Join 200 hackers at Binghamton University from April 25 to 26 for 24 hours of hacking.

Welcome to the HackBU Hackathon, Binghamton University's first hackathon! We hope you're excited for a great weekend. After 8 p.m. on Friday, all teams are allowed to begin working on their apps. All submissions must be in by 8 p.m. Saturday night.

View full rules

Prizes

$3,984 in prizes

First Place

A Kindle Fire 7" Tablet HD for each team member (up to 4), first place medals, Google swag, plus a $100 team dinner on us.

Second Place

Win a Raspberry Pi Basic Starter Kit for each team member (up to 4), Google swag, second place medals, plus a $75 team dinner on us.

Third Place

Up to four Chromecasts for the winning team and third place medals.

Best Design (Sponsored by Behance)

Win a year of Adobe Creative Cloud from Behance for the best designed hack.

Pebble

Pebble will be giving out up to four Pebble Steel's to the top team that hacks with a Pebble.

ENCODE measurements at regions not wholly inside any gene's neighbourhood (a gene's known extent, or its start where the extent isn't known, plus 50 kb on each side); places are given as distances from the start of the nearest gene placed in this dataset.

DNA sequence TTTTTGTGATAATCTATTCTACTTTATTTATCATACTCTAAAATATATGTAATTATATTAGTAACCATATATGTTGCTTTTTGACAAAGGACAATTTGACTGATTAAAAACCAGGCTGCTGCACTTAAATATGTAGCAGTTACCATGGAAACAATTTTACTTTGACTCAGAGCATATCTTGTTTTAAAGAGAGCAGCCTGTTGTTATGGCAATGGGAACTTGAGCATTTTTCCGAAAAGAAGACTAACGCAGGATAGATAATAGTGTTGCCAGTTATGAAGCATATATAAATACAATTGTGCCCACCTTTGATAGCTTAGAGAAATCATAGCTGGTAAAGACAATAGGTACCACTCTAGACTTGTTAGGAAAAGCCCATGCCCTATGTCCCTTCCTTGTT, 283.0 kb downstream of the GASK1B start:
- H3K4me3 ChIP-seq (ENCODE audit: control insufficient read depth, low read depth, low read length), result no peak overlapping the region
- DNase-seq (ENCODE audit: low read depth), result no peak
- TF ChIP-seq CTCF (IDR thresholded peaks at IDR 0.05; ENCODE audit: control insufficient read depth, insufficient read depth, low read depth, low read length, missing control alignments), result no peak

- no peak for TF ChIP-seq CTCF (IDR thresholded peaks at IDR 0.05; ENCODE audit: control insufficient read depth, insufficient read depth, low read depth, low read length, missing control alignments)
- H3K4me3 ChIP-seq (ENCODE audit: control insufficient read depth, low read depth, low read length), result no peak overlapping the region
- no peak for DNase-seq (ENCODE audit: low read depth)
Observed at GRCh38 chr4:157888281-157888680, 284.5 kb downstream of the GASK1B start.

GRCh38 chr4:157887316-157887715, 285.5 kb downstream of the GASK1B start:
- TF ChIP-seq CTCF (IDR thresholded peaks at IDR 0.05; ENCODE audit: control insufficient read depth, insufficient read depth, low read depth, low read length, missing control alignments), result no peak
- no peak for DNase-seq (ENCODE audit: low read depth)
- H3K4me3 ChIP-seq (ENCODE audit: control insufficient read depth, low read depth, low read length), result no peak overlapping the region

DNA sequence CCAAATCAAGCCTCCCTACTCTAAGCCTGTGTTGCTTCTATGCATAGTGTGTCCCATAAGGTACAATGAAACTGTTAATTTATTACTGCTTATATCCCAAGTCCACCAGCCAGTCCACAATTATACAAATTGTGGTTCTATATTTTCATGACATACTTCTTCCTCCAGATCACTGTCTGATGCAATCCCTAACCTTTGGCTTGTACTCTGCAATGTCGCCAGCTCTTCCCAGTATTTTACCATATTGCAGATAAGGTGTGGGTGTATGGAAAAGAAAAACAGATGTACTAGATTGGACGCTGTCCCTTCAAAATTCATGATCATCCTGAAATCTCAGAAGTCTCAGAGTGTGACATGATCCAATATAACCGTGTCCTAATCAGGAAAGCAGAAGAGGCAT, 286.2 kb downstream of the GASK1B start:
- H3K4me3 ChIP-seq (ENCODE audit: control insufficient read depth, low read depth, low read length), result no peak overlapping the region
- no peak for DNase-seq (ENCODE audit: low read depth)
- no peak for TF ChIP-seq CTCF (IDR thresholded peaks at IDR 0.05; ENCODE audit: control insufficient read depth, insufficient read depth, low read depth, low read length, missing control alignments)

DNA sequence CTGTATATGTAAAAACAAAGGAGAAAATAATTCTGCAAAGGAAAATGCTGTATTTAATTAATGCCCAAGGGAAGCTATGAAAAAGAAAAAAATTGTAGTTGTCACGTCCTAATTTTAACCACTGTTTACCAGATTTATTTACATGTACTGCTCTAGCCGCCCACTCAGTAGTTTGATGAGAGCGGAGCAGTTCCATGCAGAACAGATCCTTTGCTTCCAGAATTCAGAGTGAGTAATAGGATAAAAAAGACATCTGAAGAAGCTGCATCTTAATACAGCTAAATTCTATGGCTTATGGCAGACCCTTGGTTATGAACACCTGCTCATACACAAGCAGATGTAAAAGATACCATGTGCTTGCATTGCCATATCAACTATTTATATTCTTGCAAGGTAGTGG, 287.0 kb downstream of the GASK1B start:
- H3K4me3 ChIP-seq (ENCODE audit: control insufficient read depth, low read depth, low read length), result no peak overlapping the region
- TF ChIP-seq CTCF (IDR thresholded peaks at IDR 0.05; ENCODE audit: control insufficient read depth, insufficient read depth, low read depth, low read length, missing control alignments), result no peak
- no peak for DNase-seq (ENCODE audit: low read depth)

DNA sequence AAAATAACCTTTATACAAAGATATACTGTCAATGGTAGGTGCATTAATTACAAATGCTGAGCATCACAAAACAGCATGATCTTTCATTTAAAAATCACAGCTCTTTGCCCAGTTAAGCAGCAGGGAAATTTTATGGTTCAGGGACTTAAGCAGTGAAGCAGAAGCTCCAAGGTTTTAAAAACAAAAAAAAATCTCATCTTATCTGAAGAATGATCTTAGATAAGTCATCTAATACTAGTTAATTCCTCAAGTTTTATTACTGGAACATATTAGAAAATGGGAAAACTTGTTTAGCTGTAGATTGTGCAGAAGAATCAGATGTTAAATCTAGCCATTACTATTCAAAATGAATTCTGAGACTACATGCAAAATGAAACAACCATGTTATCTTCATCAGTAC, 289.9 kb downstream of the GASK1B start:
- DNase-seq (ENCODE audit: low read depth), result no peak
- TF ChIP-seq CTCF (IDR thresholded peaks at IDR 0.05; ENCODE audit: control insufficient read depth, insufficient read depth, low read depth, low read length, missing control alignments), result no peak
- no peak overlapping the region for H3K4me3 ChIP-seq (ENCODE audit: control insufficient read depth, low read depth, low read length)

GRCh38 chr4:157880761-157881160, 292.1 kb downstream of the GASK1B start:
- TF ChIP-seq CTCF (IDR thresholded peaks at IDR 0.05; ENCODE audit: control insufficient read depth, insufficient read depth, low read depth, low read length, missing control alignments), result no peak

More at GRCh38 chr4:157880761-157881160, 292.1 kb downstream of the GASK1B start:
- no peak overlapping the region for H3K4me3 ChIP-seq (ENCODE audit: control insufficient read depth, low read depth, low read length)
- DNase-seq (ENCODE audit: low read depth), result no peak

SendGrid API

Best use of the SendGrid API will win two SUPABOY's and four games.

WordPress (2)

Automattic will give out Mini Jamboxes for the top use of WordPress.

Devpost Achievements

Submitting to this hackathon could earn you:

Eligibility

  • Teams must be no more than four students.
  • You must be a current student and 18 or over to participate.

Requirements

Build a website, iPhone app, hardware hack, or any neat project in 24 hours. Have fun and learn a thing or two while doing it!

How to enter

Hacking ends at 8 p.m. on Saturday so please submit your hack beforehand!

Judges

Vineet Joglekar

Vineet Joglekar
Bloomberg

Cherie Williams

Cherie Williams
Pebble

Kaushal Parikh

Kaushal Parikh
SendGrid

Shaun Andrews

Shaun Andrews
Automattic

Judging Criteria

  • Execution
    Is the product functional? Does it accomplish its goal? Does it work as is, or does it require additional resources (code or data?) How easy is the product to use? How does the product look and feel? How realistic is the development of the product?
  • Technical Impressiveness
    How technically difficult was the hack to implement? How much did it rely on open source libraries and APIs?
  • Innovation
    Is this a creative solution to a problem? Is this a new solution to a problem? Does the app innovate on design, user experience, or technical solutions?